Here are the top reasons for why farmers need farm insurance and the type of coverage options you should expect to see in your policy.
You're a farmer who raises cows. The cows comprise a major portion of your income. One day, one of your cows escapes from your farm and enters a highway.
The cow causes a two-car pile-up, and one driver must go to the hospital. You guided the cow back to the ranch, but a police officer begins to question you.
He tells you that you're liable because you own the cow. You're surprised to hear that you're liable. You wonder if your farm insurance policy would cover your liability. Will a farm insurance policy cover you in case of an injury?
The answer is yes. Farm liability coverage extends to injuries caused by your livestock or machinery. Additionally, farming insurance will cover machinery, equipment, and livestock.
It will also protect any domiciles that you list under your policy, in addition to trees and shrubbery. With that, a farm policy can exclude certain objects, such as fencing and certain forms of fire damage.
This article will provide an in-depth review of a farm insurance policy. Let's explore.
How Does a Farming Insurance Policy Work?
Overall, a farm insurance policy provides commercial and personal protection. It will also protect you during farm duties in case of an injury of the job. It will also protect individuals under your policy, such as farmworkers.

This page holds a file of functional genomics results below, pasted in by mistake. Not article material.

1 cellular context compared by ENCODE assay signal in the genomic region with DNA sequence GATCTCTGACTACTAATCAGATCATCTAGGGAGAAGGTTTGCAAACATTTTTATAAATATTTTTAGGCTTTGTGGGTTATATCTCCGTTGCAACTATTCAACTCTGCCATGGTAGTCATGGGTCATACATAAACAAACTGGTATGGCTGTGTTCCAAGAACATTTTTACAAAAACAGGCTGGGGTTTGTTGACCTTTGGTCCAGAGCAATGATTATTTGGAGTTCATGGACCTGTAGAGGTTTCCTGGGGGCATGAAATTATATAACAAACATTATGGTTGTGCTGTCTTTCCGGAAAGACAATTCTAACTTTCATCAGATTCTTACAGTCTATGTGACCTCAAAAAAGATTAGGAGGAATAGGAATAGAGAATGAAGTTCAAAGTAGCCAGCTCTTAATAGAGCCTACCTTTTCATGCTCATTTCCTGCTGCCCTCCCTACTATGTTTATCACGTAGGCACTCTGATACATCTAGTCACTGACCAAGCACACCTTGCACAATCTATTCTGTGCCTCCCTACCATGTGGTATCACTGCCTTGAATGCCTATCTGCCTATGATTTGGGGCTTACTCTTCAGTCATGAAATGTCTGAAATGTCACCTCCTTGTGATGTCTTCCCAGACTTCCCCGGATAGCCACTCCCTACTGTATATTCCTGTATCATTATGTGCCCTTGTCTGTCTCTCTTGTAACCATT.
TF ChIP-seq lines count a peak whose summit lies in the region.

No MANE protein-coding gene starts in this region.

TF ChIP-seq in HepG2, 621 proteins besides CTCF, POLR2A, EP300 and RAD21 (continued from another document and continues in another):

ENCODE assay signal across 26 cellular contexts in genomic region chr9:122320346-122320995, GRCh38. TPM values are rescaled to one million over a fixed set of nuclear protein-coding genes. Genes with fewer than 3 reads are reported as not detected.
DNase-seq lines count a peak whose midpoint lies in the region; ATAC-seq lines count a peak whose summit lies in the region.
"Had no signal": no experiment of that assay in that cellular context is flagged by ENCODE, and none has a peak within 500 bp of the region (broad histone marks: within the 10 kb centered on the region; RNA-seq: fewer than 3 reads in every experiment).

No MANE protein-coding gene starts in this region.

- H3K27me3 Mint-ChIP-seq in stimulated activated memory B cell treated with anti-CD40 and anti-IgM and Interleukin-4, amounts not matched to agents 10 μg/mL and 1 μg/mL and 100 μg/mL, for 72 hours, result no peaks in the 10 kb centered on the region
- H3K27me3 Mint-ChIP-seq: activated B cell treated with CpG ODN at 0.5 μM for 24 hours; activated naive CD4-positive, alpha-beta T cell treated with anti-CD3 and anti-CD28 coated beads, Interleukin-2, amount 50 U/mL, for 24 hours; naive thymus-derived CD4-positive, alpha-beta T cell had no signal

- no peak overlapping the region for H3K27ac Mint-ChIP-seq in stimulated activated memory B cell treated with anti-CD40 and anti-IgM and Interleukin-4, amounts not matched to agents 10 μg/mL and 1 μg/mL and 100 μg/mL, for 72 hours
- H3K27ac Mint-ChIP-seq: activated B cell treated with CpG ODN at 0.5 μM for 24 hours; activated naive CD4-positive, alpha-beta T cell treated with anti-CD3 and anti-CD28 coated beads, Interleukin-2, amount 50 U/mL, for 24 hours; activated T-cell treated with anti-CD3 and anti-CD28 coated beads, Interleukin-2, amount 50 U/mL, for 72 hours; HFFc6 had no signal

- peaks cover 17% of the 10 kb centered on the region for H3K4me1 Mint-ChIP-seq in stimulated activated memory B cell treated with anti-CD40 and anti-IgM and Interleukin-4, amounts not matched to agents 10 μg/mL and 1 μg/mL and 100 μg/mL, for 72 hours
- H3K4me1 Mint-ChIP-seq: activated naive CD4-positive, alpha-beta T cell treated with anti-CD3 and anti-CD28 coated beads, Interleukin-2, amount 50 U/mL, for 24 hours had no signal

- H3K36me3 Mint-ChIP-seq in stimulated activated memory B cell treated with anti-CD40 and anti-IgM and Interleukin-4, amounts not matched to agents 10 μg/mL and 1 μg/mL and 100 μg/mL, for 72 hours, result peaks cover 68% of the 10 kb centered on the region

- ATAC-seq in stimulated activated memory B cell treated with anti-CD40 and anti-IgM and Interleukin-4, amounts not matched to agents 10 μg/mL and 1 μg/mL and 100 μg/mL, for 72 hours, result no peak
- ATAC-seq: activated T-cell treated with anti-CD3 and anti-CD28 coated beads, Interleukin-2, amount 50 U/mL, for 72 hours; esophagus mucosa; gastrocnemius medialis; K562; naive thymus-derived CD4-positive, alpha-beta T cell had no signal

Typically, insurance companies break down the policy into three categories:
- Farm products
When it comes to products, your policy will cover such items as animal feed, fertilizer, or pesticides. Livestock will include any farm animal that you use as a major portion of your income. The livestock can include such animals as sheep, goats, steer, or horses.
Farming equipment also includes machinery such as tractors or hay rakers.
You can choose a broad policy that covers the three categories, or you can customize the insurance package. With a custom plan, you can add various items to the policy.
- Example: You want to include your barbed-wire fencing in the policy. Farm policies generally don't cover fences outright
What you choose to add to your package depends on your needs as a farmer.
If you have high-valued animals on your property, choose an individual policy that lists them explicitly. You can cover each animal up to a certain value. A blanket policy will cover livestock, structures, and equipment in a general capacity.
However, make sure that all listed items and animals retain the appropriate coverage. Regardless of your policy choice, you may encounter various policy exclusions.
What Are Some Farm Policy Exclusions?
The policy doesn't include crops of any kind, including grains.
You must note all equipment under your policy to obtain property coverage. Carriers may deny rundown machinery, including equipment that's poorly maintained. Contact an insurance agent to ensure that your specific equipment or machinery qualifies under the policy.